These Girls

(El-Banate Dol)

A film by Tahani Rached

Egypt | 2006 | 68 minutes | Color | DVD | Arabic | Subtitled | Order No. 07924


Screened to audiences at the Cannes, Toronto, and New York film festivals, this fresh, irresistibly lively, intensely engaging documentary from widely acclaimed Egyptian director Tahani Rached (SORAÏDA, WOMAN OF PALESTINE and FOUR WOMEN OF EGYPT) follows a band of teenage girls living on the streets of Cairo. Rached won astonishing access to the girls’ world; this vigorous, cinematic film is built upon the deep trust of its subjects and the long experience of the filmmaker. Already at a disadvantage as impoverished and abused girls in a Muslim society, they encounter rape, drug addiction, prostitution, pregnancy and motherhood on the streets. While the girls’ troubles are not downplayed, neither are their courage, playfulness and vibrant camaraderie.

Rached brings alive the pulse of Cairo’s streets, offering an unsentimental portrait that avoids traps of guilt or cheap pity. What stands out is the strength and sheer joy that these girls project. With deft skill Rached reveals an invisible world and offers a loving homage to the inspirational, fierce girls who inhabit it.


“Exhilarating… The filmmaker has a remarkable ability to delve into the intimate levels of relationships with her subjects. Highly recommended for discussions on topics of women’s agency, marginality, subjectivity, identity formation, power, and resistance.”

Educational Media Reviews Online

“Inspired…compelling...Jaunty…in keeping with the overpowering child-like energy of the girls themselves.”

Duane Byrge The Hollywood Reporter

“Presents their day-to-day lives with sympathy unadulterated by analysis or First World pity.”

Jay Weissberg Variety

“Follows the lives of these young women without sentimentalizing or sensationalizing their plight, but depicts the severity of their tragedy by allowing audiences to observe their lives at face value.”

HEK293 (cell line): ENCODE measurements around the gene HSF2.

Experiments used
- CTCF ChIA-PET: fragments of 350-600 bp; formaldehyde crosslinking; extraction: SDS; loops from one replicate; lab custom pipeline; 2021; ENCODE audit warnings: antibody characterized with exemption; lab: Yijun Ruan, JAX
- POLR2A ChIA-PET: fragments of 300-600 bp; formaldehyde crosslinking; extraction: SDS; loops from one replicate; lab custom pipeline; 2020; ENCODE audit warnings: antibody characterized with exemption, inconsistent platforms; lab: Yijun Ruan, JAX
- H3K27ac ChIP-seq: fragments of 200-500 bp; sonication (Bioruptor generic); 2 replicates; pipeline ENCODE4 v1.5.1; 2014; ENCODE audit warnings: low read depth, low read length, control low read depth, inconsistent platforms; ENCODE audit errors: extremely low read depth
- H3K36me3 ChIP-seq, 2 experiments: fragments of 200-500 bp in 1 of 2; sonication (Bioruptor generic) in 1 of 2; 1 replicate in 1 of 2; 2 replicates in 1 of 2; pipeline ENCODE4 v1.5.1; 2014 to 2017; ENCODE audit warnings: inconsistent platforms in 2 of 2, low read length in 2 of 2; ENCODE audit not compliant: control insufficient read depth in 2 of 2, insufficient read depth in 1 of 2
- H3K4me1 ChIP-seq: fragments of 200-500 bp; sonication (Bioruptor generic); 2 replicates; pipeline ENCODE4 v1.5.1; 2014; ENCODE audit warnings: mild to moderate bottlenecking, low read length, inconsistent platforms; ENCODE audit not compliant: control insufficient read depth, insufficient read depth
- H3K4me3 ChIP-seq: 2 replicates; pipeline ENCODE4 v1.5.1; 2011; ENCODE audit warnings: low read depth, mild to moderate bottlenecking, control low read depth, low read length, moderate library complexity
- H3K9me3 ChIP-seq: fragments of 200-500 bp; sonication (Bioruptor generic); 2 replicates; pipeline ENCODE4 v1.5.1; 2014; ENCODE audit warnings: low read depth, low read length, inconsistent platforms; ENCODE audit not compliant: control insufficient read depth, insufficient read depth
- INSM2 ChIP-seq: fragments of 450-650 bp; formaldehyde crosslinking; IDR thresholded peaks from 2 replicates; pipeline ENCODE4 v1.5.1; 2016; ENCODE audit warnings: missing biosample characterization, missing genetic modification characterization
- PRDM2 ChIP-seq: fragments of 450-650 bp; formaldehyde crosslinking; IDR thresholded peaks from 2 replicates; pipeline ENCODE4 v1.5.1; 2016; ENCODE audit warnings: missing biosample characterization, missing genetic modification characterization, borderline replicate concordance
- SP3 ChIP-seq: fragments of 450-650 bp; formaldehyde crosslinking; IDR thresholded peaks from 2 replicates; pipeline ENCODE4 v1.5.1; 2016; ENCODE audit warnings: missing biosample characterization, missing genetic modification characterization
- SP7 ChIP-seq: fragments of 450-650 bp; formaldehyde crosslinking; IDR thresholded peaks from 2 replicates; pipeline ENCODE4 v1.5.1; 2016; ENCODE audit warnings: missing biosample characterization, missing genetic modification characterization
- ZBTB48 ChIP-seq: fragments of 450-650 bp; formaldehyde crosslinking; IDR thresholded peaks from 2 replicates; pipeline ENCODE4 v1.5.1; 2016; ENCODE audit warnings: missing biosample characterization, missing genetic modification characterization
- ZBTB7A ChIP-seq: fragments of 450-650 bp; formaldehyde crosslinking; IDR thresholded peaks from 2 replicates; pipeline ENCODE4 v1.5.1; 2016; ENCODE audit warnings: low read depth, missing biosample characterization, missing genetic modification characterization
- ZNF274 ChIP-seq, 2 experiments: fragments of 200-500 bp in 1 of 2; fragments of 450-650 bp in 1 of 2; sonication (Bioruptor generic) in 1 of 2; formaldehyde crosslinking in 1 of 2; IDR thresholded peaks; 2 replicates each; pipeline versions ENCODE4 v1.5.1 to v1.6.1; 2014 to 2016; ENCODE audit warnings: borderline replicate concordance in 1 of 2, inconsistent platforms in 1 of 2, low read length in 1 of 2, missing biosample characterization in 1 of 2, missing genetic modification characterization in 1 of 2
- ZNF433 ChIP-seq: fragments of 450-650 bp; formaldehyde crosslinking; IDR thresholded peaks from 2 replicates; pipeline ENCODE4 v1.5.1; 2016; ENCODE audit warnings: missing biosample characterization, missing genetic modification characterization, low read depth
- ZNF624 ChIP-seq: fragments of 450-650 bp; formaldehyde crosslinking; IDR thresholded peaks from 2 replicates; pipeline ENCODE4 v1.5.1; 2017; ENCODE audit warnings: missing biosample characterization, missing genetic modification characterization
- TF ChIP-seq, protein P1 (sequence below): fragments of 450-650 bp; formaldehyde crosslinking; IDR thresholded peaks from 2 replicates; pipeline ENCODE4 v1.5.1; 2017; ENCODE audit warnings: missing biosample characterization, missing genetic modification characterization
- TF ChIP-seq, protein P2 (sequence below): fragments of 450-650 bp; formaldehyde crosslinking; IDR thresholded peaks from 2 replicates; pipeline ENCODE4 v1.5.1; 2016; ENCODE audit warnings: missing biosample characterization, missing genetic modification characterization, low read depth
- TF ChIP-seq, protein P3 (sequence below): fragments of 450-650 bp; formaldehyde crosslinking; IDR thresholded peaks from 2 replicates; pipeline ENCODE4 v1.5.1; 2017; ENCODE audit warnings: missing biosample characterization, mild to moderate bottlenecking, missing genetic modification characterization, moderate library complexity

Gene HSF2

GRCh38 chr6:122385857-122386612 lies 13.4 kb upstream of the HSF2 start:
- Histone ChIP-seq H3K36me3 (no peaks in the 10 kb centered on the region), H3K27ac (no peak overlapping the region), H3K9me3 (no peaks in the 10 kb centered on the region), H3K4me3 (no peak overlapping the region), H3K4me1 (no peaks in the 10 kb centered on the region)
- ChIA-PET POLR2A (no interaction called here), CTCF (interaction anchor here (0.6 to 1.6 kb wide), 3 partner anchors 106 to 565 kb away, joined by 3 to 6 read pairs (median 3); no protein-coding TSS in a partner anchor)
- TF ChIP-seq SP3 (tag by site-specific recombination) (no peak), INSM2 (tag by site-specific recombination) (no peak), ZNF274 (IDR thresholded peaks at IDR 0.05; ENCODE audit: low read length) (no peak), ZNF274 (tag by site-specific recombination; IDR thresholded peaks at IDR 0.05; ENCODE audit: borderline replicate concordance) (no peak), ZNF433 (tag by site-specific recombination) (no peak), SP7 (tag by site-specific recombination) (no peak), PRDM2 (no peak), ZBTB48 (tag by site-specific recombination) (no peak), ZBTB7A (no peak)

Mark Deming All Movie Guide

“A brief but haunting window into a tragic world, the film captures the young women in all their persevering strength and marginalized wretchedness.”

Nick Schager Slant magazine

“3 ½ Stars. Highly Recommended. Remarkable… Rached’s unusual access to the girls’ world pays off brilliantly in this intimate and often heartbreaking expose of a side of Egyptian society unseen in the west.”

Video Librarian


  • Festival Cinéma Méditerranéen, Prix Ulysse
  • Carthage Film Festival, Jury Award
  • Cannes Film Festival
  • Go Girls! at Symphony Space
  • Sheffield Documentary Film Festival
  • Arab Film Festival, San Francisco, CA
  • Toronto Int’l Film Festival
  • NY Film Festival
  • Miami Int’l Film Festival
  • Montreal Festival de Nouveau Cinema
  • Dubai Int’l Film Festival
  • Cairo Int’l Film Festival
  • Stockholm Int’l Film Festival
  • Washington DC International Film Festival
  • New Orleans Middle East Film Festival


Tahani Rached

Born in Egypt, Tahani Rached settled in Quebec in 1966. After attending Montreal's École des Beaux-Arts, she was involved in community action until she made her first film, Pour Faire Changement (1972), a documentary produced by Le Vidéographe, which set the tone for all her future work. In 1979, her first feature film, Les Voleurs de Jobs, revealed her distinctive view of the world. A documentary on immigration, it demonstrated her ability to capture reality. This was followed by a series of six half-hour documentaries for Radio-Quebec on Quebec's Arab community.

As a NFB staff filmmaker from 1980 to 2004, she tackled sensitive topics: war in Beirut! Not Enough Death to Go Round (1983); the resourcefulness of the disadvantaged, through the songs in Au Chic Resto Pop (1990); and a doctor's battle against AIDS in Doctors with Heart (1993). Four Women of Egypt (1997) features four women who couldn't be more different but who are nevertheless united in their search for meaning and tolerance through 50 years of contemporary Egyptian history. In Emergency! A Critical Situation (1999), an entire emergency room team speaks about their difficult work, while in For a Song (2001), it is extracurricular activities such as singing in a choir that are found to restore social ties, lift the soul and create beauty. Soraida, A Woman of Palestine (2004) captures the reflections, concerns and imagination of a Palestinian woman, her family and her neighborhood, the soul of a nation that is doing its best to survive the war and occupation.

In 2005, she comes back to Egypt and directs El-Banate Dol (These Girls) produced by Studio Masr. In 2007, she starts her latest film Giran (Neighbors), also produced by Studio Masr. (8/14)

Shopping Cart